Gilead pledges $1.76bn to MacroGenics for bispecific cancer antibody

by Stephen Riddle

Gilead Sciences has made yet another rush into the oncology category, licensing a bispecific antibody from MacroGenics in development as a treatment for CD123-positive blood cancers including acute myeloid leukaemia (AML) and myelodysplastic syndromes (MDS).

Under the terms, Gilead is making a $60 million upfront payment to secure rights to MGD024, a  bispecific in early clinical testing that was elevated into pole position in MacroGenics’ CD123xCD3 pipeline earlier this year after the biotech decided its profile was superior to former front-runner flotetuzumab which had reached phase 2.

MGD024is designed to reduce cytokine-release syndrome (CRS), a potentially life-threatening toxicity, with increased antitumor activity and a longer half-life to permit less frequent dosing.

That profile “could translate to more patient-friendly dosing and enhanced clinical outcomes for people living with AML and MDS,” said Gilead’s head of oncology clinical development Bill Grossman.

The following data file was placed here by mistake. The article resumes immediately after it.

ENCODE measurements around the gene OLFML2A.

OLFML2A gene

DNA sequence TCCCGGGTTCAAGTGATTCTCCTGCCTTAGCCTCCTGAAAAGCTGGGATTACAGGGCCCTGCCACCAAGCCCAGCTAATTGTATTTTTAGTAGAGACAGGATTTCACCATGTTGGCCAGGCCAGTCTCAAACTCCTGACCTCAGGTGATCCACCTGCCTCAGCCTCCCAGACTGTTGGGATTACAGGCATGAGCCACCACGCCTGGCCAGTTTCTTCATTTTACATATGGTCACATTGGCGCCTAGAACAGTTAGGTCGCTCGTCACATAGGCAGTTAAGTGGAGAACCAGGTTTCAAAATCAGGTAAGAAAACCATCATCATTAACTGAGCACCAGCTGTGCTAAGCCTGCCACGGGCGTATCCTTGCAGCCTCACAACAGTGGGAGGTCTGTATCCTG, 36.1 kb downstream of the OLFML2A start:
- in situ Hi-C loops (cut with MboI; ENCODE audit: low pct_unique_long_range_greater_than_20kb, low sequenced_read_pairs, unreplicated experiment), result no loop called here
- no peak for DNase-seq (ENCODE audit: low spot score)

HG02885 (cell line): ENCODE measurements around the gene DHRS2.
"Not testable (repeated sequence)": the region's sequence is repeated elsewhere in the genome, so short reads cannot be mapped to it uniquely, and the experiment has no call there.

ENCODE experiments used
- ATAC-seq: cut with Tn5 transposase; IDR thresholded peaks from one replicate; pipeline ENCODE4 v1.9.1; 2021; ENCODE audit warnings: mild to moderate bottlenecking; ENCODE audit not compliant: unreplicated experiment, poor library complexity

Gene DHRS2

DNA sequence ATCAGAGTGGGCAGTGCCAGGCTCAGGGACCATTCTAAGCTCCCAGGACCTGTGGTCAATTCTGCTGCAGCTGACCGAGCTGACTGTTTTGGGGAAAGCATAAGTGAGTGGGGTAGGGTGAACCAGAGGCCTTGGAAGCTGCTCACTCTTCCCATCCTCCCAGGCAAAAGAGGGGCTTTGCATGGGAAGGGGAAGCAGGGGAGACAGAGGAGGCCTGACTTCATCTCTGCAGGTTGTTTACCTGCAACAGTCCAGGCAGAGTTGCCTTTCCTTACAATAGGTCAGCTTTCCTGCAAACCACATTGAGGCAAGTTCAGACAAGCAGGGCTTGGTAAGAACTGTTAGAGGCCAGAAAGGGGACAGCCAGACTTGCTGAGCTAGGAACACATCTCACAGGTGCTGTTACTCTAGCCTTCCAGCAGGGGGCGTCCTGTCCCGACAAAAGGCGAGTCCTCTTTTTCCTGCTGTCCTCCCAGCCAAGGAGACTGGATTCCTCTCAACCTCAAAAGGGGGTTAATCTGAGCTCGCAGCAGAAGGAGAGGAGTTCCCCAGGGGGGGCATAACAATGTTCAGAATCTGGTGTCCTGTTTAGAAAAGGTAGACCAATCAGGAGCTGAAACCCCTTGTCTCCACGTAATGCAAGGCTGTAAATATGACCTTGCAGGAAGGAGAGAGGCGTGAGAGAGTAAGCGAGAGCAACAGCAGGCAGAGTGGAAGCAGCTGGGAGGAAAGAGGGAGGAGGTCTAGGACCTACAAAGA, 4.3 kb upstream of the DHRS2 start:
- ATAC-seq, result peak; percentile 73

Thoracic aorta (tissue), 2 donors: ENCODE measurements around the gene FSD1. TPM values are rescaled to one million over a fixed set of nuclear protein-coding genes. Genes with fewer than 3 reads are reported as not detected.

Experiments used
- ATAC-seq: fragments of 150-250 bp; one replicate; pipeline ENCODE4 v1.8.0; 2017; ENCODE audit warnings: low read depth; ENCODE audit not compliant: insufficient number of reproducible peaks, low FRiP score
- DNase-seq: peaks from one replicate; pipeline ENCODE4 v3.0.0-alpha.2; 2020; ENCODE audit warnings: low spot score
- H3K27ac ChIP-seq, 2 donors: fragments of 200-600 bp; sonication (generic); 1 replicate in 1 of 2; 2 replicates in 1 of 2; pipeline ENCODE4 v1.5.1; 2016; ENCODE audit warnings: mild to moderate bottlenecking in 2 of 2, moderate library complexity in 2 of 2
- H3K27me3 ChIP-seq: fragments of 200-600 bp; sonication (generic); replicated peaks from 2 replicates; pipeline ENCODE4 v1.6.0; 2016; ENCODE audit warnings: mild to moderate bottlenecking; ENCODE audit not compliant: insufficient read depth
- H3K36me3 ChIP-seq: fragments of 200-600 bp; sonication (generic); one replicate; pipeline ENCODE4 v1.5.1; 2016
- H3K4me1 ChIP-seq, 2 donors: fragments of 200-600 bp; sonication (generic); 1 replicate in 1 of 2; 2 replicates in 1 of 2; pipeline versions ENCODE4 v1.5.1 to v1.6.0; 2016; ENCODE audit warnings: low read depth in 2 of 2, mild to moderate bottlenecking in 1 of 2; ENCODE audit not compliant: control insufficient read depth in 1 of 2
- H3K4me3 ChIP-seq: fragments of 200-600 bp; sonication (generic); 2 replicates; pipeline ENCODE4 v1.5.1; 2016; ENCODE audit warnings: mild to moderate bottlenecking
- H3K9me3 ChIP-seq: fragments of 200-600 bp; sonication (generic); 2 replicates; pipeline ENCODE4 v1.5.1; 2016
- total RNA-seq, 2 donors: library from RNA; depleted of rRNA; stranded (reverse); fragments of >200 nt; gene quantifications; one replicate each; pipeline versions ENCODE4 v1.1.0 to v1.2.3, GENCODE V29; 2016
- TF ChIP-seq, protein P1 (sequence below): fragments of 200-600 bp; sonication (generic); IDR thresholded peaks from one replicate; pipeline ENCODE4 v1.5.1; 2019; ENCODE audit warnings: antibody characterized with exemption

Along with the signing fee there is another $1.7 billion on offer if MGD024 makes it through to market in multiple indications, as well as tiered royalties on sales. Meanwhile, the deal also gives Gilead an option on two other undisclosed bispecifics that like MGD024 have emerged from MacroGenics’ DART bispecific discovery platform.

The cash injection comes as MacroGenics is in the throes of a business restructuring, with a 15% reduction in headcount, closure of two facilities and trimming of its R&D programmes in order to reduce its cash burn.

That revamp was designed to ensure the biotech had resources to deliver three key trial readouts, namely interim data from the phase 2 portion of its antibody-drug conjugate (ADC) MGC018 in prostate cancer, a phase 1 dose expansion of PD-1xCTLA4 bispecific lorigerlimab, and a phase 1 dose escalation study of MGD024 in acute myeloid leukaemia (AML) patients.

MacoGenics already has one product on the market – HER2-targeted breast cancer drug Margenza (margetuximab) – although its growth has been stunted by new clinical results which found that efficacy improvements over HER2 stalwart trastuzumab in clinical trials were not replicated in the confirmatory SOPHIA study reported last year.

It brought in $4.7 million in sales in the second quarter of this year, when MacroGenics posted a net loss of around $41 million and closed out the quarter with $138 million in cash reserves.

Along with the Gilead fee, it could be in line for a $60 million top-up payment from Provention Bio in the fourth quarter however if type 1 diabetes teplizumab gets US approval.

For Gilead, the deal doubles down on its strategy of making at least one-third of revenues from cancer drugs in 2030, continuing a diversification from its traditional focus on infectious diseases.

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